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Transcript of Attorney General Investigation into Daniel Prude’s Death Opens Secret World of a Grand Jury

Patti Singer

Attorney General Letitia James on Feb. 23, 2021, said she wanted the transcripts of the grand jury to be released. She made them public on April 16. File photo

The grand jury that heard evidence into circumstances of the death of Daniel Prude voted 15 to 5 not to indict any officers of the Rochester Policde Department on the charge of criminally negligent homicide.

The results and the charge were contained in the 1,000-plus pages of transcripts released by New York state Attorney General Letitia James on April 16.

To read the transcript of all nine sessions, go to

The transcripts detailed testimony from more than 30 witnesses and listed more than 60 pieces of evidence looking into the actions of officers Francisco Santiago, Troy Talladay and Mark Vaughn. Two of the three Rochester officers under indictment testified. Normally, people who testify before a grand jury are granted immunity from prosecution, but the officers waived that protection.

The names of all witnesses were blacked out. Even so, it was possible to identify some of the witnesses by how they described themselves in relation to the cases. Members of the grand jury were referred to as “a juror.” The only names were those of the attorneys from the AG’s office — Jennifer Sommers, deputy chief of special investigations, and Mark Smith.

When James came to Rochester in February to announce the grand jury had not indicted any officers in the death of Daniel Prude in March 2020, she declined to reveal the charge or the vote, citing the secrecy of grand jury proceedings.

Several hours after saying the archaic system needs to change to promote accountability, she issued a news release that a judge would allow her to release the minutes.

“This nation has a long and painful history of injustice, and every day, we are working to create a fairer and more equal system,” James said in a news release accompanying the transcripts. “Our efforts to balance the scales of justice and ensure accountability can only go so far in the absence of transparency. We took the unprecedented action of seeking to release the grand jury transcripts because the public deserves to know what happened in these proceedings. …”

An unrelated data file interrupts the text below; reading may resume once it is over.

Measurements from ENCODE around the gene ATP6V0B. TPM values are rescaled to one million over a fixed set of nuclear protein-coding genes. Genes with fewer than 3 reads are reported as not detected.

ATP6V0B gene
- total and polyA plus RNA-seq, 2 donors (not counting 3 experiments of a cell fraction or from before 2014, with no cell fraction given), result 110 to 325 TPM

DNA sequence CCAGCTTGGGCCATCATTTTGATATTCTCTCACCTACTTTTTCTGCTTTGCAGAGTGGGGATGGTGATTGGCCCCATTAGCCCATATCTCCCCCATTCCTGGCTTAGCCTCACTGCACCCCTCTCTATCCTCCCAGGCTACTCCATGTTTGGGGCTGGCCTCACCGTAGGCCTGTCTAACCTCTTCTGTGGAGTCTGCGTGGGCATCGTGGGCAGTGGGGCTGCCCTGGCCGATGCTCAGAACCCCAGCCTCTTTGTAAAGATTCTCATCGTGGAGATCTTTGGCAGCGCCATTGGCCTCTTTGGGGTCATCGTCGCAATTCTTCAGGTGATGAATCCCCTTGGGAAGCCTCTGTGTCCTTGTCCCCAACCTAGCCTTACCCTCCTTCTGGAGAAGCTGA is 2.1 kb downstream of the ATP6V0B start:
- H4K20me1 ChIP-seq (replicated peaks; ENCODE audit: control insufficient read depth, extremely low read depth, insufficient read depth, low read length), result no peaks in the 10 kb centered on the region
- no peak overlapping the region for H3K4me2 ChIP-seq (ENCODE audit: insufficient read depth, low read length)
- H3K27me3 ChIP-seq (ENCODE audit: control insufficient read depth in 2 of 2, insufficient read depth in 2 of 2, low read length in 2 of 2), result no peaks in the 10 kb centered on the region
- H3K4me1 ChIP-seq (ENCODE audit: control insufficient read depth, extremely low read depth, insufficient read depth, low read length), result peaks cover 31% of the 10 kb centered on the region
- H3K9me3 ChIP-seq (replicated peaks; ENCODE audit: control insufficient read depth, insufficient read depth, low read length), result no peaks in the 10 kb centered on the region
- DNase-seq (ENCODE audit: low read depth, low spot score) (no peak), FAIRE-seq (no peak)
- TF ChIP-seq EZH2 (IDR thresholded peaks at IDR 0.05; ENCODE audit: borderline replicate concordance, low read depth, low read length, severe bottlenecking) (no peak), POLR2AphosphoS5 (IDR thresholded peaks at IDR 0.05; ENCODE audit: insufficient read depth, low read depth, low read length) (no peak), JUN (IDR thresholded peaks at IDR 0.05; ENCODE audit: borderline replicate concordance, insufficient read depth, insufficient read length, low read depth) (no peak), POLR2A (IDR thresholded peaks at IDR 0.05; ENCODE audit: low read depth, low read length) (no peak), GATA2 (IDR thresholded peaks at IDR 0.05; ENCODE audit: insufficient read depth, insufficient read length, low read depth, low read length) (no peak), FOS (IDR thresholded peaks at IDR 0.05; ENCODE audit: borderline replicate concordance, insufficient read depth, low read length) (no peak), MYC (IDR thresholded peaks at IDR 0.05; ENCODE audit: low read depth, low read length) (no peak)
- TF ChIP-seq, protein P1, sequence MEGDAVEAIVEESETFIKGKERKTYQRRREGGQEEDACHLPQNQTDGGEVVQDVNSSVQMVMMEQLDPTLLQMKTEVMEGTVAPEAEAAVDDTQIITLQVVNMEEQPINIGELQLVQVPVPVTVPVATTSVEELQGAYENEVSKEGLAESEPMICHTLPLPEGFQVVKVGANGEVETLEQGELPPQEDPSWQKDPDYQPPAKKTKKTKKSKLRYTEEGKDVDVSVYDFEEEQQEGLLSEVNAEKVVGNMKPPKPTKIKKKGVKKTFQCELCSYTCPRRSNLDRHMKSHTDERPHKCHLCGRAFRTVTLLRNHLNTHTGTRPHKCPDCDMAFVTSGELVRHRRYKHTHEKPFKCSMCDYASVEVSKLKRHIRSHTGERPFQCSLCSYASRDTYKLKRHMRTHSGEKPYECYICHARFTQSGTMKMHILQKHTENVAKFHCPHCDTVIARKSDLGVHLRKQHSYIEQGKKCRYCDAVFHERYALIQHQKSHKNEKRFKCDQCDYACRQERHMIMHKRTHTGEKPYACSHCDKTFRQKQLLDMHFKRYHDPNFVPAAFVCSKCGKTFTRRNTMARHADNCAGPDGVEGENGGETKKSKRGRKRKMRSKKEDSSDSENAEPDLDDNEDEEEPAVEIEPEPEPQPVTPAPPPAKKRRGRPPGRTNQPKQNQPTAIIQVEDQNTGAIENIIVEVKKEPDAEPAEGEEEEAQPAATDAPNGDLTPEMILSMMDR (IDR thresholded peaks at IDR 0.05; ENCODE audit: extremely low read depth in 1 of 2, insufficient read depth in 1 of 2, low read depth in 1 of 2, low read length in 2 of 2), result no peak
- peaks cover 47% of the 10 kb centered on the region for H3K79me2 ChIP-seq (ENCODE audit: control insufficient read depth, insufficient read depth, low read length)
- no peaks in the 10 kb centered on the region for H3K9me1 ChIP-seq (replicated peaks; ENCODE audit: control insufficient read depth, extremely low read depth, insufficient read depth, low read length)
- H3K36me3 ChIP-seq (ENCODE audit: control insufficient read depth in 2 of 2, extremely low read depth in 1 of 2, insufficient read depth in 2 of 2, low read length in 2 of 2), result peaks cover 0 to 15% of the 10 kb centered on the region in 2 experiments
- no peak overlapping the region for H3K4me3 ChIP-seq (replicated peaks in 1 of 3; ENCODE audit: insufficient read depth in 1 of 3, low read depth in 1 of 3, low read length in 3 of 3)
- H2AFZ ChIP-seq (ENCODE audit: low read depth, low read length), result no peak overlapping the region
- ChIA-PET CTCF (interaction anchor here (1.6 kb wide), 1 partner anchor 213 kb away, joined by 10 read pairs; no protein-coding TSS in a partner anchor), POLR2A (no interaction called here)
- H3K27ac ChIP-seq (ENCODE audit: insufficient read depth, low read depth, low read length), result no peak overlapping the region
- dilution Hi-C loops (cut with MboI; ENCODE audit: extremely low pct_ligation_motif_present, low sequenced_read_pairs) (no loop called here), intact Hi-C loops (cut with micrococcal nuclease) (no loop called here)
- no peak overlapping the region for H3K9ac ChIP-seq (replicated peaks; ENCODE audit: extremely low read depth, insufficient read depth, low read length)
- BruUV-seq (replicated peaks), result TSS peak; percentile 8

When she announced the grand jury’s decision, she said her office presented an extensive case and sought a different outcome and that people across the county would be disappointed.

The minutes provide insight into a legal system often dramatized but which is far more detailed than anything seen in the movies or on TV. That is particularly true of grand juries, which have been steeped in secrecy.

“Grand jury is different than a trial jury,” Sommers told its members. “So, when you watch Law and Order or those types of things, I think that’s kind of the jury that most people are familiar with.”

Sommers and Smith spent the first of nine meetings explaining the role of a grand jury and how it determines whether someone should be charged with a crime – not whether a person committed a crime.

It wasn’t until all the testimony had been heard that Sommers and Smith presented the charge of criminally negligent homicide.

They explained the legal basis for the charge: that “a person acts with criminal negligence with respect to a death when, a person engages in blameworthy conduct so serious that it create or contributes to a risk that another person’s death will occur. The risk that another person’s death will occur must be substantial and unjustifiable. A person must also fail to perceive that risk.”

They gave detailed explanations of what constitutes cause and conduct that is an actual contributory cause and that the death was reasonably foreseeable as a result of the conduct. It was not required that death was an inevitable result or even a most likely result.

They laid out when an officer can use physical force and to the extent the officer believes it to be necessary.

They also explained what constituted the charge and parsed each word. In order to indict any or all of the officers, legally sufficient evidence must be presented in painstaking detail.

Of the 23 individuals seated for the grand jury, and 16 had to be present for testimony to proceed. Twelve votes were needed for a decision, which did not have to be unanimous. The transcripts do not have what was said among the grand jurors. Those conversations and deliberations remain secret.